"Have you been drinking?" the constable asked.
"Um... One, two," I slurred.

While the constable busied himself undoing the lugnuts, the sergeant, a heavyset man in his forties took down my particulars.
Maybe they would let me off with a caution. And maybe Tim Henman would win Wimbledon this year (2002 - Ed).
Little did I know that the cops were going to take me for a ride.
"When your vehicle is ready we'll drive you down to the station," the sergeant said matter-of-factly.
Alarm Bells. Really loud alarm bells.
I tried to look casually unconcerned but there was genuine panic in my voice.
"You've been drinking and driving," the policeman said. "I can smell you a mile away."
"I can do the breathalyzer test right now if you don't believe me," he said flashing me a toothy grin. "Or we can go to the hospital to get a blood sample. That's all we need to use as DUI evidence when you appear in court."
Blood test? Court appearance? WTF!!!
The alarm bells were now replaced by an air raid siren.
"Or we can go down to the station," he said.

I was going to try and appeal to the sergeant's sense of compassion. I would plead my heart out.
I told him that I was on my way home after dropping my wife and daughter off at OR Tambo International.
I explained that my family were flying to England and that I would only be able to join them once my visa application had been approved by the British High Commission in Pretoria. I told him this could take weeks, months even.
I admitted that I had had one too many. I told him I was an idiot. I told him that I was a dickhead and a moron. I told him all these things and more but he was having none of it.
Drink driving is inexcusable. I don't even for a second condone my callous recklessness. But you have to remember that I was young and stupid back then. (As opposed to old and stupid now? - Ed)
I was willing to do anything short of providing sexual favours to get myself out of this mess. The last thing I wanted was to spend the rest of the night in an overcrowded police cell in Jo'burg somewhere.
But I was starting to fear the worst. I could see my sob story was not tugging at the sergeant's heartstrings. He basically blanked me and started talking to his partner.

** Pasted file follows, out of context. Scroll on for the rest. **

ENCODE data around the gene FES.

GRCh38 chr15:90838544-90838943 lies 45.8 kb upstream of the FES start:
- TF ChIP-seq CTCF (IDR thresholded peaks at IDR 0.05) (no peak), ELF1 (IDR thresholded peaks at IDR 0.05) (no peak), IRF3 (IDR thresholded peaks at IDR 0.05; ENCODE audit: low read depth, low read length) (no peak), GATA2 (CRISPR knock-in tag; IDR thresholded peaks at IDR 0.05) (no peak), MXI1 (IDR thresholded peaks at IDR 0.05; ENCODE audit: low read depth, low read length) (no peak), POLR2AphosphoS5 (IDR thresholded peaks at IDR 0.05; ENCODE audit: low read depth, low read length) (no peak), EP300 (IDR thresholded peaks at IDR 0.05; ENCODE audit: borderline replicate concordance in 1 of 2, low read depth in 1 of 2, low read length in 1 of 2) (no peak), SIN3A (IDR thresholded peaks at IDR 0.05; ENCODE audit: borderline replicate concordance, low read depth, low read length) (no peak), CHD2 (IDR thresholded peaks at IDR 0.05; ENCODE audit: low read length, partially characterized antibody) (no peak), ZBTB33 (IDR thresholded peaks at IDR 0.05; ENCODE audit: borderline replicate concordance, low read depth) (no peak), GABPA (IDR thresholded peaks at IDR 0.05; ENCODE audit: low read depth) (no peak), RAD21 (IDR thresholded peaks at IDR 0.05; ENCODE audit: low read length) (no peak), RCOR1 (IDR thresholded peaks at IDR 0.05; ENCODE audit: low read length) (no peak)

Zulu is not my native tongue so I couldn't quite understand the gist of what was being said. All I knew was that I was in big trouble.

I had played the sympathy card and it had not come up trumps. Now I was being chauffeured to the station in my Ford Sierra while "Sarge" followed in his van.
I sat in stony faced silence having resigned myself to the fact that there was no way out.
Then it hit me suddenly like a shock. The money. The money!!!
I had forgotten about the wad of cash in my pocket. I can't tell you why I was walking around with R800 that day. It doesn't matter.
Was this my way out? I would soon find out, but first I would need to grow myself a pair.
"Um...officer," I began slowly. "Could I buy, would you...Are you hungry?" I finally managed to ask.
My voice was shaking so much.
"Maybe I you and the...uh... sergeant a bite to eat?" I offered.
The constable cottoned on to what I was attempting almost immediately.
"What kind of meal were you thinking?" he asked.
It was make or break time.
"Two hundred rand each? Enough for a juicy porterhouse steak with all the trimmings or..."
He pulled off the side of the road and stopped the car.
"Wait here. I need to talk to the sergeant."
I was biting my fingernails. In the rearview mirror I watched as the constable communicated my offer to his superior. Would the gamble pay-off?
"No," the constable said. "The sergeant says R200 is not enough."
Greedy fuckers.
They were playing poker with me. They wanted me to know that I needed to up the ante if I wanted that all-important "get out of jail" card.
Now even though R800 was a helluva chunk o' dough for me back then (about £62 in today's money), I thought it a small price to pay if it meant escaping the slammer. Fortunately the two crooked cops agreed and after handing over the cash, they drove off leaving me at the side of the road.